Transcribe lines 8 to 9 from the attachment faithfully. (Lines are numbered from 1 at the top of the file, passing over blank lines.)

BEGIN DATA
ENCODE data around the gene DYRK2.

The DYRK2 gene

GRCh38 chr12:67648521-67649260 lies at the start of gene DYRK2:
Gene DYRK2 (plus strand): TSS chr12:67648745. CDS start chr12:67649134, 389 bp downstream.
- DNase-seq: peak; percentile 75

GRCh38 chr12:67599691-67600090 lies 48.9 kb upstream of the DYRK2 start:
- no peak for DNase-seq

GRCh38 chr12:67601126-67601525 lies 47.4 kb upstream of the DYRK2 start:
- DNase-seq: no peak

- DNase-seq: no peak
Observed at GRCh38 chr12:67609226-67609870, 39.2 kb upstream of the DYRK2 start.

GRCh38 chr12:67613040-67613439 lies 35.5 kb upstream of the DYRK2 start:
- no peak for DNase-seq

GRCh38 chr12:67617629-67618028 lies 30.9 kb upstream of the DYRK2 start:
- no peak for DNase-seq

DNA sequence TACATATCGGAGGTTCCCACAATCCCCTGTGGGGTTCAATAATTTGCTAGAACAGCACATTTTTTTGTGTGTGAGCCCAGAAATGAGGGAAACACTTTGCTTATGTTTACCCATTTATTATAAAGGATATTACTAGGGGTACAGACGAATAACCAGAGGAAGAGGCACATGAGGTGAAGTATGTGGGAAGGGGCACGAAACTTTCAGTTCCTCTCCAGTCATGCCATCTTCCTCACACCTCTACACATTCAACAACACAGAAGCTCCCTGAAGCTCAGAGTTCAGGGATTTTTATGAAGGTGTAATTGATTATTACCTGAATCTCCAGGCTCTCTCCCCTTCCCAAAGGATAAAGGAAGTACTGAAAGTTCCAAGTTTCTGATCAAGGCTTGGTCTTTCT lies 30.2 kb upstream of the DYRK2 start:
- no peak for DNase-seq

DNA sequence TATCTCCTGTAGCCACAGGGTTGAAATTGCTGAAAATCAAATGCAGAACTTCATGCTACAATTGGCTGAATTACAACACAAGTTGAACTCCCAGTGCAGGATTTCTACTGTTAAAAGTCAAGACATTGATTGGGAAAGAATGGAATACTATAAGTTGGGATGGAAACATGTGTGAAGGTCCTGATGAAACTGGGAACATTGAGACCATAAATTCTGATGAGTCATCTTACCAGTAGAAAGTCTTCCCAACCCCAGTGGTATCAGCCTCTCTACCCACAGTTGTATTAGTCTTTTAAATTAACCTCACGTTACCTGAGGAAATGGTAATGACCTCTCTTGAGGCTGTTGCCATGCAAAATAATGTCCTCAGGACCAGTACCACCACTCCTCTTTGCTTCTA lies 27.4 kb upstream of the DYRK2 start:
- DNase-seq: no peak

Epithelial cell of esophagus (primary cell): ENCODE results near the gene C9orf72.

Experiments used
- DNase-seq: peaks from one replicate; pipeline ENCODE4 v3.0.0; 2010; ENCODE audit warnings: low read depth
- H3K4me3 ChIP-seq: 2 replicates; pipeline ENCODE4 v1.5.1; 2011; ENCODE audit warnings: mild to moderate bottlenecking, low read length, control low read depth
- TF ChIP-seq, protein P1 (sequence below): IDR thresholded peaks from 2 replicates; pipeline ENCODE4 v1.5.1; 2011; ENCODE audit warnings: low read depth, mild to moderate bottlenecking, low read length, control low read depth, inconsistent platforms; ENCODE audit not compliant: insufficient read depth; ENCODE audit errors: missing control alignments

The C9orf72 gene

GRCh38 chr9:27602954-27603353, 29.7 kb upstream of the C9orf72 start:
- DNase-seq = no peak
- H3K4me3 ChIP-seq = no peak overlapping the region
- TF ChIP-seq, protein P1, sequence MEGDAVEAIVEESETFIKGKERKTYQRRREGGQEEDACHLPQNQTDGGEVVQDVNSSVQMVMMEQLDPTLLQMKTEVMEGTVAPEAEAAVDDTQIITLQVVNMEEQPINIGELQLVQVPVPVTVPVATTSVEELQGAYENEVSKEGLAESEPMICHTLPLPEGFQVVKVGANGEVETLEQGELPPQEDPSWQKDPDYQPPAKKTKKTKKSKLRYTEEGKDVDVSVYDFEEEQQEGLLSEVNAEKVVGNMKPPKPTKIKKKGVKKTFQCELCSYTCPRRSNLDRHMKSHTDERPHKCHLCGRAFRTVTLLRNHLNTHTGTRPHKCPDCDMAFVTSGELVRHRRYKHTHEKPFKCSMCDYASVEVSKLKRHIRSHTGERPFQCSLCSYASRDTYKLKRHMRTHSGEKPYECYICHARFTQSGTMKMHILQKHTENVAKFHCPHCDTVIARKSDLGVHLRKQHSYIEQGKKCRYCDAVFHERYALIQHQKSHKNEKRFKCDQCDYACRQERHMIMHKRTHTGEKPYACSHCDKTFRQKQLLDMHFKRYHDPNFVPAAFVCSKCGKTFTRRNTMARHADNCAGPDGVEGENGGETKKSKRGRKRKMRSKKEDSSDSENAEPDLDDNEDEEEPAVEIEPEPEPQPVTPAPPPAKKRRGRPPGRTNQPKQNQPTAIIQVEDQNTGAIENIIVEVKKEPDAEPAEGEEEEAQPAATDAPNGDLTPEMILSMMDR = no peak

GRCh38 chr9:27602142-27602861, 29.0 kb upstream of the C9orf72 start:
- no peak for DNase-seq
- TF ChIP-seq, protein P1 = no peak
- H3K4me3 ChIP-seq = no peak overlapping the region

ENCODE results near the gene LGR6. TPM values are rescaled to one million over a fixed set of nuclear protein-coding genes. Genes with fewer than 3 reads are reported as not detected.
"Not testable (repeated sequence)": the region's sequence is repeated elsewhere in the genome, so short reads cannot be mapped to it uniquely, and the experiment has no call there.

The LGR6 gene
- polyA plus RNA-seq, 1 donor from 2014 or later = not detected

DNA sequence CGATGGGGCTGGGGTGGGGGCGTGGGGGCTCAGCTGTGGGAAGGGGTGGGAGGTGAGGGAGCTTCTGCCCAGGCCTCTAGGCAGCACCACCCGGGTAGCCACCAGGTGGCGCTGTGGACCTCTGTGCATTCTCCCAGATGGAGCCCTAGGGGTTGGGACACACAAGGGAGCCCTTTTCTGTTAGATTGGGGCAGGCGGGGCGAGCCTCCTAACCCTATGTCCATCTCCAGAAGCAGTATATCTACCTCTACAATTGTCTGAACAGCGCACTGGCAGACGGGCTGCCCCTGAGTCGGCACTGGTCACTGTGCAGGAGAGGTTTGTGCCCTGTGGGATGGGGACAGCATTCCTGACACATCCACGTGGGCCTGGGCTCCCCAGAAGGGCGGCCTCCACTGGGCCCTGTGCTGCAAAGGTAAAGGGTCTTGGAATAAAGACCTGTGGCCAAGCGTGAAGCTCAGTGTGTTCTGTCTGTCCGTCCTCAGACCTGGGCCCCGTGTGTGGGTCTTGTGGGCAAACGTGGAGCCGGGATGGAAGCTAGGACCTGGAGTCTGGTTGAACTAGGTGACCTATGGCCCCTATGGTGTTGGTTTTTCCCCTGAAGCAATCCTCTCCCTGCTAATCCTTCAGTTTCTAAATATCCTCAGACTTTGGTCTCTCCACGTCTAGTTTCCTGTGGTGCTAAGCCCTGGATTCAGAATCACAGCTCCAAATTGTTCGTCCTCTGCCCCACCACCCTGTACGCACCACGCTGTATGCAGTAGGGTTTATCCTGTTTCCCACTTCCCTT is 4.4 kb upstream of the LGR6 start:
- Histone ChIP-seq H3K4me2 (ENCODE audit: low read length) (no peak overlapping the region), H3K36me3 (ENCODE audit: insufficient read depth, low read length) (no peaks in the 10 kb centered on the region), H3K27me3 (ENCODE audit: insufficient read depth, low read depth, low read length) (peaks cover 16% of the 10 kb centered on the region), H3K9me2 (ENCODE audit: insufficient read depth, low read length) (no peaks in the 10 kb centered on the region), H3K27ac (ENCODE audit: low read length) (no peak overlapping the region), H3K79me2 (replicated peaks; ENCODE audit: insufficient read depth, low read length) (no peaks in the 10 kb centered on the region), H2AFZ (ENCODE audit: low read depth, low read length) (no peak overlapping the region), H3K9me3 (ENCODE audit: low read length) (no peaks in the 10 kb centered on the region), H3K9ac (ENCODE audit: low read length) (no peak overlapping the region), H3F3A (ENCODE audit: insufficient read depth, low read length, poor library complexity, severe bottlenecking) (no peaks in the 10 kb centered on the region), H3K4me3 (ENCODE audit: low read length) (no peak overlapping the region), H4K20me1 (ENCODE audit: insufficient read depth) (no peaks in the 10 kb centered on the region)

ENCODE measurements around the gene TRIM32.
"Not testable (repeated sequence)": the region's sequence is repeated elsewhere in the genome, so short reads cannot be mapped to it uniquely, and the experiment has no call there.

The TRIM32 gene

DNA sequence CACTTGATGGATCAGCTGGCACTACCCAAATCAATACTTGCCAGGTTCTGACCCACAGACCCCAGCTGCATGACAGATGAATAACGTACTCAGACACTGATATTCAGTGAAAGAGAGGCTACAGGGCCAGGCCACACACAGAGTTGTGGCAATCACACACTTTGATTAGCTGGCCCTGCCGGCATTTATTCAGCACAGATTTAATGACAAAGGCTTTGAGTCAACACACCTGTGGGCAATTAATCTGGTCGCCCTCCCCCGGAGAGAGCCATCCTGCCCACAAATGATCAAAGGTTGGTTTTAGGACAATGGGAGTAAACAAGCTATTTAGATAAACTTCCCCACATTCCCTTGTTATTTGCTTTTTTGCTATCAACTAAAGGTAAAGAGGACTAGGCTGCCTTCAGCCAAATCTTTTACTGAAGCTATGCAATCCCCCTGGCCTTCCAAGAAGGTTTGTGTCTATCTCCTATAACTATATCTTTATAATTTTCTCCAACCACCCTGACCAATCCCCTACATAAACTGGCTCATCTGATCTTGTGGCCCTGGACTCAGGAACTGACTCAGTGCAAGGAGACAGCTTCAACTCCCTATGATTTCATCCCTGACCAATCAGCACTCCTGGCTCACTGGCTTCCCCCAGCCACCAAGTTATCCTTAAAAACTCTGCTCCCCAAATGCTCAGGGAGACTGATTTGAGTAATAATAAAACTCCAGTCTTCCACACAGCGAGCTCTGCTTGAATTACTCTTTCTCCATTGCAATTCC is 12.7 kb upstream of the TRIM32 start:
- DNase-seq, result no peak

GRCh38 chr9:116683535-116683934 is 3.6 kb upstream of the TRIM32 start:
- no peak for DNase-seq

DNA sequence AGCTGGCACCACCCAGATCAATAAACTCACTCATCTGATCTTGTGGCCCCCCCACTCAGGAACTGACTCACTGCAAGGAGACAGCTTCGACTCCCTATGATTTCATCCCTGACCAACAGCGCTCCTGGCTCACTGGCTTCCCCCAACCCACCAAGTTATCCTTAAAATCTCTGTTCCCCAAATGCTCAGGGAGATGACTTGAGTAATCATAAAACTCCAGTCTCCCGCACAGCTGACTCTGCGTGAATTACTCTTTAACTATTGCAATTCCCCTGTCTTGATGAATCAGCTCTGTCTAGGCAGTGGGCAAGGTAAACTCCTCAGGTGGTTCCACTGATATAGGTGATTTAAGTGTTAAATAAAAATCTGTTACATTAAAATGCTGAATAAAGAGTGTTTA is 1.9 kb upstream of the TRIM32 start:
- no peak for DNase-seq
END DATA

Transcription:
GRCh38 chr12:67601126-67601525 lies 47.4 kb upstream of the DYRK2 start:
- DNase-seq: no peak